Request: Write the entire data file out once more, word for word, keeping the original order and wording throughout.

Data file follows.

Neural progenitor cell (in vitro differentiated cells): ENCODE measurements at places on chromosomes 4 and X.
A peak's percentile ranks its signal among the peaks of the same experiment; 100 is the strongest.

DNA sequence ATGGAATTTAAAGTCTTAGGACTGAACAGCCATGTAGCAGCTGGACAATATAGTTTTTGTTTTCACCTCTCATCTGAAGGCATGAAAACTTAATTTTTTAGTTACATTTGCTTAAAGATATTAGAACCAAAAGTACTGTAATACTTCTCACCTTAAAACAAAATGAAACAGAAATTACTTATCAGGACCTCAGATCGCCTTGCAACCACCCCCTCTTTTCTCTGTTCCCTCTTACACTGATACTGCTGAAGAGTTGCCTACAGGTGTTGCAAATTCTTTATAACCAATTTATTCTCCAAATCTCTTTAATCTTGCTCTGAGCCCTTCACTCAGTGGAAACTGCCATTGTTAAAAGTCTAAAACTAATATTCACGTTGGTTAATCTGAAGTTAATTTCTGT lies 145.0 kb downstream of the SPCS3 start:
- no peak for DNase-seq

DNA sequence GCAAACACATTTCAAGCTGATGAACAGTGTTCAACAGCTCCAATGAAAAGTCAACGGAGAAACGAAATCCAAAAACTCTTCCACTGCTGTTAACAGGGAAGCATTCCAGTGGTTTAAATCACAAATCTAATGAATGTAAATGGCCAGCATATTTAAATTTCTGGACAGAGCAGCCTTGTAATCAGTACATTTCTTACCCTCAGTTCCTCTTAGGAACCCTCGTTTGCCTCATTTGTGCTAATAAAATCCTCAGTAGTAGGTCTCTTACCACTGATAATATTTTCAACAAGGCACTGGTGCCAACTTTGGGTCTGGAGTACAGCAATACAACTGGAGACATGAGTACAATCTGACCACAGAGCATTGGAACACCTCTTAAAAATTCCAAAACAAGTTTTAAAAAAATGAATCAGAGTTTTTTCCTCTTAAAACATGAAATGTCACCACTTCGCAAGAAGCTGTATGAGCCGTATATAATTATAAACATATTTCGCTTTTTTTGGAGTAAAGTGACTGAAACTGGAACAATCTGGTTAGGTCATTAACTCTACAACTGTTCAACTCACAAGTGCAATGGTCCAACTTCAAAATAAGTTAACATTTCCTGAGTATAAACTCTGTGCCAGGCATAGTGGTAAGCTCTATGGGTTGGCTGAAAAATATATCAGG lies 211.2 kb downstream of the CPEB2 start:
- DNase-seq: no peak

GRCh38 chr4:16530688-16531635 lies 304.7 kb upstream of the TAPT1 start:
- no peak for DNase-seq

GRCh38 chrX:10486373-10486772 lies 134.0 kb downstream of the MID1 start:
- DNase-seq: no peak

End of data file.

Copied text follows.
Neural progenitor cell (in vitro differentiated cells): ENCODE measurements at places on chromosomes 4 and X.
A peak's percentile ranks its signal among the peaks of the same experiment; 100 is the strongest.

DNA sequence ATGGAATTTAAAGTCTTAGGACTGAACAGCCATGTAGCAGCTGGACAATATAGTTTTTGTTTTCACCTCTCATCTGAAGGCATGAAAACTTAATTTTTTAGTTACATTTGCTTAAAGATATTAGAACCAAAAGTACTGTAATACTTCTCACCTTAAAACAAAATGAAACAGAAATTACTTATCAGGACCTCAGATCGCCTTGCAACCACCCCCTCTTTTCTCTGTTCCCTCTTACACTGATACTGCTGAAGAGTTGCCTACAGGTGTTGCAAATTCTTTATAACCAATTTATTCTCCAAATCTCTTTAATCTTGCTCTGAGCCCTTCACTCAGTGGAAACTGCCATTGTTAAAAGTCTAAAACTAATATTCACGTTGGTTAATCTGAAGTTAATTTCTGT lies 145.0 kb downstream of the SPCS3 start:
- no peak for DNase-seq

DNA sequence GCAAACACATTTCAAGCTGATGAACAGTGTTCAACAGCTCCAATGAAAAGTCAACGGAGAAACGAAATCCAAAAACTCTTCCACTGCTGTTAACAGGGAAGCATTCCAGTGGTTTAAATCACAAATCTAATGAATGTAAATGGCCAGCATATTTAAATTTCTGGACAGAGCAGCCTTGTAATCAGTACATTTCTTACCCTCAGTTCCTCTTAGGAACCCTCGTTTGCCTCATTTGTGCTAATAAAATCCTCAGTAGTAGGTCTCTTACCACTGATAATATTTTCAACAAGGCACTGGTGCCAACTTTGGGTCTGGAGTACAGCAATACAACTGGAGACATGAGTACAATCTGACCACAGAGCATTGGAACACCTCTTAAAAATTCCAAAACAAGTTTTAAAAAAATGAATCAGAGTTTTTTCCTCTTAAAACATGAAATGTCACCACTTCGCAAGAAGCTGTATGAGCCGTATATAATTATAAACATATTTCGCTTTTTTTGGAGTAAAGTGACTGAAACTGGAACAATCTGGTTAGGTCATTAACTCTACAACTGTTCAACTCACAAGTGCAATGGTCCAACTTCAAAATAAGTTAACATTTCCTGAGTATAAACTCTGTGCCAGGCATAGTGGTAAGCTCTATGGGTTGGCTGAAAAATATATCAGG lies 211.2 kb downstream of the CPEB2 start:
- DNase-seq: no peak

GRCh38 chr4:16530688-16531635 lies 304.7 kb upstream of the TAPT1 start:
- no peak for DNase-seq

GRCh38 chrX:10486373-10486772 lies 134.0 kb downstream of the MID1 start:
- DNase-seq: no peak